This is the fifth and final post in a series on implementing the Sanctuary Model in the home.
By Denise Morganthall
Our basic needs for survival are water, food and the air that we breathe. But communication is a basic need for survival in a family.
Families that promote communication talk openly and often and express themselves clearly. They share their hopes, dreams, fears, joys, sorrows, experiences and needs. They take the time to talk and to listen, allowing them to understand other family members’ feelings too. Communication is more than just the exchange of words between family members but also encompasses facial expressions, body language, tone and posture.
When we fail to communicate, it can create chaos in the home and be detrimental to a family’s happiness. A lack of communication can cause a child to develop aggressive behaviors, as a cry for attention. It can also lead to a lack of self confidence and motivation and contribute to what many call the “generation gap.”
It is important not just to talk with each other, but to communicate in a way that all people feel safe from criticism regarding their emotions. Open communication involves speaking not shouting, addressing conflict directly and speaking kindly. In short it is saying what you mean and not being mean when you say it. Here are some questions to ask yourself to ensure you are communicating in a manner consistent with Sanctuary:
- Am I communicating in a way that is not verbally or emotionally violent?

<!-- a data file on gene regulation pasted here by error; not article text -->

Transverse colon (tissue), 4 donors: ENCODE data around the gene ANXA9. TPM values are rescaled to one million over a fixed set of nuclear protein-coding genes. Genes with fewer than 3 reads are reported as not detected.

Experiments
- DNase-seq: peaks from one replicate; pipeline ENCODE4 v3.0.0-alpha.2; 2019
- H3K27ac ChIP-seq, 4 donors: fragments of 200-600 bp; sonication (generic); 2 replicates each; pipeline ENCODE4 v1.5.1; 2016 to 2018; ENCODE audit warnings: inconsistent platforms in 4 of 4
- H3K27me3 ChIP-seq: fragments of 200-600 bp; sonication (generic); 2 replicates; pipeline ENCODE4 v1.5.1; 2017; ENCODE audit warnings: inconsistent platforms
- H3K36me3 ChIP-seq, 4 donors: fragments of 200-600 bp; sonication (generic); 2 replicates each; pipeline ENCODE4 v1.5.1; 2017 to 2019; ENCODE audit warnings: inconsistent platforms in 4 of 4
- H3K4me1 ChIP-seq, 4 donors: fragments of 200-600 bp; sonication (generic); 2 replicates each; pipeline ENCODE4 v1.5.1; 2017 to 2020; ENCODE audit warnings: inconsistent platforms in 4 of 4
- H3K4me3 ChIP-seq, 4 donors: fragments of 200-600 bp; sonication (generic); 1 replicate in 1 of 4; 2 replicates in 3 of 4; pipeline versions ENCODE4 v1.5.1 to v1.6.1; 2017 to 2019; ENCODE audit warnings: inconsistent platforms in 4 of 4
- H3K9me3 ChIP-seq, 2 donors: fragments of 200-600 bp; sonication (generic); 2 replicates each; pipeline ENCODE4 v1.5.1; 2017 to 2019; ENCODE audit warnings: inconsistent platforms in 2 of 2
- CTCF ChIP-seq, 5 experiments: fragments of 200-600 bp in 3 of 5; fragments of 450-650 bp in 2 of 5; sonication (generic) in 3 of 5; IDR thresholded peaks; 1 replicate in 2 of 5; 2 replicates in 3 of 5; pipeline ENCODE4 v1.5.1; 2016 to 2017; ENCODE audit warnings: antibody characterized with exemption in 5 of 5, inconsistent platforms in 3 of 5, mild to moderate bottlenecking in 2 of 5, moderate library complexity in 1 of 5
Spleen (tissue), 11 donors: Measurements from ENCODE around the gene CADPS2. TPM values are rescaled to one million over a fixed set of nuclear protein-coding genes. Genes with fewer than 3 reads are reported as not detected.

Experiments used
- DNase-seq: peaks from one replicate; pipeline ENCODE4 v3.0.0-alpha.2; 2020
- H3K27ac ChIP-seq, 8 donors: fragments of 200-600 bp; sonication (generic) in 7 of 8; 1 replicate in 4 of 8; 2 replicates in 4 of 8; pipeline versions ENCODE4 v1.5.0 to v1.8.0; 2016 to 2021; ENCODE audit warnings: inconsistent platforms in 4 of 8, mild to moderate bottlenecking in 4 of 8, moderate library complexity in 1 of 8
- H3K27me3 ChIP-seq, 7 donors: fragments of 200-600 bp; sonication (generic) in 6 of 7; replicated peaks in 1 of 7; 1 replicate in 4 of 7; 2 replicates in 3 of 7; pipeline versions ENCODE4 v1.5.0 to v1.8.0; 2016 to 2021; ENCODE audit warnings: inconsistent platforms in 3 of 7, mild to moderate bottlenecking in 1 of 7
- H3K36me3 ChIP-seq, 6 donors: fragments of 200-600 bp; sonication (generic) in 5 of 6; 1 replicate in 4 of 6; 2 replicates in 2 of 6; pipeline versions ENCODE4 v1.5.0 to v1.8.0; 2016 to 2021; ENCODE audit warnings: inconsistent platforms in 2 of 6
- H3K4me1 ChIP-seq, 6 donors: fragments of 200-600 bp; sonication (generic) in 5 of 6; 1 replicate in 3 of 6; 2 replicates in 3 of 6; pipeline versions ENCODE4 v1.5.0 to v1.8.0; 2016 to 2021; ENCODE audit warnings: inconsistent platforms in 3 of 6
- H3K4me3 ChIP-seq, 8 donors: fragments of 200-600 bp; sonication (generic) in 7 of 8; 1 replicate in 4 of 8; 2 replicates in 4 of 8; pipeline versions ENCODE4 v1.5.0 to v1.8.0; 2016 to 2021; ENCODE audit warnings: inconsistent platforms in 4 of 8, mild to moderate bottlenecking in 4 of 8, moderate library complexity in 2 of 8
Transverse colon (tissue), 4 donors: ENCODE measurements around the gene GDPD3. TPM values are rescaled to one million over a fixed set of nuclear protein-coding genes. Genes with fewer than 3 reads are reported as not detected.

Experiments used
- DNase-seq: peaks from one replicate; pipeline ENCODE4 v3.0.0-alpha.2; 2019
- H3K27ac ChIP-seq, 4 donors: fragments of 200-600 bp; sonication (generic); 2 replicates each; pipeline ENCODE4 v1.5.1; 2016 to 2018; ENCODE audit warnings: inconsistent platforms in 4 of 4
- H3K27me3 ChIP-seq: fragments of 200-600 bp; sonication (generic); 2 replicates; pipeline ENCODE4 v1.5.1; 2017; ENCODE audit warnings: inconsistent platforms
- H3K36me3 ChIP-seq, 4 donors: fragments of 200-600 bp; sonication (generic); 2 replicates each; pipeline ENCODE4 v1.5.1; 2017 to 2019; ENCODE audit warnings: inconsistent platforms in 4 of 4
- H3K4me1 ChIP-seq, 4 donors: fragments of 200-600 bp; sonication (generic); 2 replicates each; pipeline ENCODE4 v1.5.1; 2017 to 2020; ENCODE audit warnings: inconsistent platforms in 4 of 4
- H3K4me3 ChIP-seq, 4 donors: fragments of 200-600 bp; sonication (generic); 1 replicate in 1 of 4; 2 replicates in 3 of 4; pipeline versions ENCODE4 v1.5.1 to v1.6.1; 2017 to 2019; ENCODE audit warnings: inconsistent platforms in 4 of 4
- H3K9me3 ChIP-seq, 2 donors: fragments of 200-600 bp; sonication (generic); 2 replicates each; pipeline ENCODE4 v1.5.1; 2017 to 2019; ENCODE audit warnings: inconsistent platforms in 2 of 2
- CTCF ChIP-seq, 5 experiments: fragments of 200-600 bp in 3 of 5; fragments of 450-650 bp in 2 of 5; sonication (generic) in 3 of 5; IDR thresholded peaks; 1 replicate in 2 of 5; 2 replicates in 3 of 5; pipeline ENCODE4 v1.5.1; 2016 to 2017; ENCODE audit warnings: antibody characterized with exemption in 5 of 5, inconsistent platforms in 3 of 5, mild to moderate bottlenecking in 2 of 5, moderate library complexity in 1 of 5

- Am I speaking honestly, but kindly?
- Am I truly listening, or is my mind somewhere else?
- Am I communicating regularly?
- Am I admitting my mistakes and apologizing when I need to?
Actions often speak louder than words. Smiles, hugs and just being there for your child are all part of communication. Helping a child study for a test shows you care. Spending time together doing fun activities builds strong family ties. Many families find that family meetings can improve communication because they give each family member a chance to express opinions and ideas and offer compliments or complaints.
Life brings about constant change, and families are always growing and changing along the way. Children get older and move on; adults switch jobs or retire; families move to different communities; relationships are reshaped by birth, marriage, divorce, sickness or death. Family relationships are most likely to remain healthy and strong if family members adapt to these changes and support each other through them.
A family cannot grow as a whole unless each family member has the desire to grow. Change is inevitable, but growth is optional and must come from within. It takes time, energy and motivation. It all begins with having the right attitude. When you can put a positive spin on a negative event, it helps you to realize we can all grow if we want it badly enough. But growth is not always easy. We make mistakes, get stuck and fall back on old habits. But learning from our mistakes, and letting our children learn from theirs, is how we grow.
Denise has been in the mental health profession for 15 years. She is a mother of 4 and an advocate of Sanctuary. She is a Sanctuary representative for KidsPeace and a member of the Sanctuary Institute. Denise is also a life coach and is pursuing a career in freelance writing.